Some technology professionals in the country have questioned the Bids and Awards Committee (BAC) of the Commission on Elections (Comelec) for allowing Smartmatic-Total Information Management (TIM) to bid for procurement of Optical Mark Readers (OMRs) for the 2016 polls despite its failure to submit tax clearance.
A letter from the Philippine Computer Society (PCS), addressed to BAC chief Helen Aguila-Flores, cited the lack of Tax Clearance Certificate of Jarltech is more than enough ground to disqualify Smartmatic-TIM.
Jarltech is said to be a partner of Smartmatic-TIM in the bidding.
PCS President Leo Querubin also cited the deficient Articles of Incorporation of Smartmatic-TIM as another basis to disqualify the multinational company.
The PCS is composed of 700 members.
Querubin recalled that during the pre-bid conference, Flores reminded vendors that purchased eligibility documents to be careful about their document submissions because a deficient document will disqualify them.
The BAC chief, he said, even reminded the vendors that there were other bidders that were disqualified because one of their documents was not notarized.
Querubin added that Flores’ pronouncements made him feel confident that the BAC will be stringent in scrutinizing and appreciating the documents submitted by the bidders.
To his surprise, however, the BAC declared that Smartmatic-TIM hurdled the first level of the bidding despite questions on the eligibility documents it had submitted.
On Monday, it announced that both bidders for the procurement of the OMRs, Indra Sistemas and Smartmatic-TIM, were eligible to participate in the bidding.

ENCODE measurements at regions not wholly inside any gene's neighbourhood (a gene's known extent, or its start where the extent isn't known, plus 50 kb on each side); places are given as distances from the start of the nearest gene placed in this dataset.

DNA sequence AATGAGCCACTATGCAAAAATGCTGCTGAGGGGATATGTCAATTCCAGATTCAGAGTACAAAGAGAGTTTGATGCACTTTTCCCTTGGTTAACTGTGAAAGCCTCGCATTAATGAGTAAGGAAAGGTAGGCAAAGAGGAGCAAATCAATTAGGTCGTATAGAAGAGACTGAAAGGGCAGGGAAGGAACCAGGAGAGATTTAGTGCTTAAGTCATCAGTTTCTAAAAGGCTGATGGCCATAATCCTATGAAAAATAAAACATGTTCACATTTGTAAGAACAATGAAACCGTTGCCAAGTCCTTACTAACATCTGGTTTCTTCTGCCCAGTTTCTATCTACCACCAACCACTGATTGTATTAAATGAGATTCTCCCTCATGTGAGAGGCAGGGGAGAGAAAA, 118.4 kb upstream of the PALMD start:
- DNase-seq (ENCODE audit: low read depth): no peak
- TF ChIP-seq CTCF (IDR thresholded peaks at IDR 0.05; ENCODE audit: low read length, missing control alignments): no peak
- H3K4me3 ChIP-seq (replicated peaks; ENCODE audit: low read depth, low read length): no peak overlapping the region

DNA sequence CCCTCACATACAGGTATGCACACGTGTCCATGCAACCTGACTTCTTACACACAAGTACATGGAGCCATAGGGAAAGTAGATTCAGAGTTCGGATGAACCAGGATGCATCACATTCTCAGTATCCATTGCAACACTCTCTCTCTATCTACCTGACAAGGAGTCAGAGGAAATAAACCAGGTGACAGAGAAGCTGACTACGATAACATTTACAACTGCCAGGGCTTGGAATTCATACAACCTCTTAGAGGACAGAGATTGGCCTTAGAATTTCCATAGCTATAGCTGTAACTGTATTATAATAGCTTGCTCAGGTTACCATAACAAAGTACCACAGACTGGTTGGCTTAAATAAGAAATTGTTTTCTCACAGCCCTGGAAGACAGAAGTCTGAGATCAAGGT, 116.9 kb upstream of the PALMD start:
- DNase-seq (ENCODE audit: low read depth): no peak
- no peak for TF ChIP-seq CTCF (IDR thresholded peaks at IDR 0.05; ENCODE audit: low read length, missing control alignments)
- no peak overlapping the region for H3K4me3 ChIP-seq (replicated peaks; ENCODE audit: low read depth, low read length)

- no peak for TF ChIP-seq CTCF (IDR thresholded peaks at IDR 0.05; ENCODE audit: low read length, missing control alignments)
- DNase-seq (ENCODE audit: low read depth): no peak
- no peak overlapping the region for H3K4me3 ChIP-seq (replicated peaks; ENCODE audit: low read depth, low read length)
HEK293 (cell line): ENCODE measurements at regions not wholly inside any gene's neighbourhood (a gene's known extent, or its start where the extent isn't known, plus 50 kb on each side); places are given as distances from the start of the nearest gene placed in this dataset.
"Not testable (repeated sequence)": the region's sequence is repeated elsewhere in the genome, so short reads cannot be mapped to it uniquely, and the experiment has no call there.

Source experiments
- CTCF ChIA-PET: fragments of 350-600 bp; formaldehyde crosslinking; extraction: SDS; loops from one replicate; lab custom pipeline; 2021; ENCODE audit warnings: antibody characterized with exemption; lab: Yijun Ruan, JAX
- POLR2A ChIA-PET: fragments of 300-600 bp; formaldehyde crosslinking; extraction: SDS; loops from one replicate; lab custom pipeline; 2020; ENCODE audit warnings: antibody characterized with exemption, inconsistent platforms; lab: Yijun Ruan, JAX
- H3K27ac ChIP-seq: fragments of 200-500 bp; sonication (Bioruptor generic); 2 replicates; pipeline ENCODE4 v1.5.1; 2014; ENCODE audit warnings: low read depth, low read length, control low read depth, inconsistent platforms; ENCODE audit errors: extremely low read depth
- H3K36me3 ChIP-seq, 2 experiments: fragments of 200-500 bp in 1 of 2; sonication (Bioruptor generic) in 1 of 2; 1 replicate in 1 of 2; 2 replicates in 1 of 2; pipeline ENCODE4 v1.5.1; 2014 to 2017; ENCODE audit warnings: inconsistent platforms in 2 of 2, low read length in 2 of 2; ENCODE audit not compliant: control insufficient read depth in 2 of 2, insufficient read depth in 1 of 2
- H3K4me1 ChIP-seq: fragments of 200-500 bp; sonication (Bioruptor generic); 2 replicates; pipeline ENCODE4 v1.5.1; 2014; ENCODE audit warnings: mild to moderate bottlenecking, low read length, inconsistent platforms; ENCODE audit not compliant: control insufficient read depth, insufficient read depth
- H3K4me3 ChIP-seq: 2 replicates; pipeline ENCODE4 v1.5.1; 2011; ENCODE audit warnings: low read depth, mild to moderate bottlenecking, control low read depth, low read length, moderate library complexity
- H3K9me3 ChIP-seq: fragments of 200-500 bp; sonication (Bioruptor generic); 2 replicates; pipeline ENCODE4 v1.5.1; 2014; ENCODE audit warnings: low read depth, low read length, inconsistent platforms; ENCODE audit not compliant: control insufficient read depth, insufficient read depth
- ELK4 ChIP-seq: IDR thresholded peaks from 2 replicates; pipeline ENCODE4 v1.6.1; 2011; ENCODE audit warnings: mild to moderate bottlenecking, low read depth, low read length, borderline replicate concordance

However, the BAC voted 3-2, declaring Smartmatic eligible while its only rival Indra Sistemas got a unanimous vote from the committee after submitting complete documents.
Querubin noted that Comelec-issued bid documents state: “Bids that fail to include any requirement or are incomplete or patently insufficient shall be considered as failed.”
The PCS said Smartmatic-TIM should also not be allowed to participate in any bidding activities in the Comelec because its Articles of Incorporation was “for the automation of the 2010 national and local elections.”
“Technically, this means that the Smartmatic-TIM does not exist anymore. The argument of Smartmatic that the secondary purpose stated in the Articles of Incorporation is a blanket cover to provide election services is also intentionally premised on the wrong interpretation of the document,” Querubin said.
“The secondary purpose was ‘in furtherance’ of the primary purpose. Common sense dictates that the secondary purpose then is not independent of the primary purpose,’” he added.
Meanwhile, the blacklisting of Smartmatic-TIM has been sought because of unresolved glitches in past elections.
Kabataan Rep. Terry Ridon, a lawyer, made the call on Wednesday, or a day after the Comelec announced that the multinational company is the only supplier that passed the first stage of bidding procedures on eligibility to supply Direct Recording Electronic (DRE) machines for the 2016 polls.
Election watchdogs Automated Election System Watch (AES-Watch) and Citizens for Clean and Credible Election (C3E) have been calling for manual balloting and tallying at precincts before proceeding to automated canvassing and transmission.
“Comelec cannot simply discount the continuing objections of technical experts led by AES Watch on the competency of the machines previously supplied by Smartmatic to ensure the sanctity of the ballot. There are still unresolved anomalies with regard to the PCOS machines used in past elections. Instead of awarding another contract to Smartmatic-TIM, Comelec should have blacklisted the joint venture,” Ridon said.
But for Valenzuela City (Metro Manila) Rep. Sherwin Gatchalian, conducting a semi-manual conduct of the 2016 elections would be “like going back to the Dark Ages.”
Instead, Gatchalian called for vigilance in Comelec’s mandate to conduct free, orderly, honest, peaceful and credible elections.
The Automated Election System law mandates testing the machines, dryruns on transmissions, mock polls, production of ballots (including the number of ballots per precinct that should be on hand in case of replacement).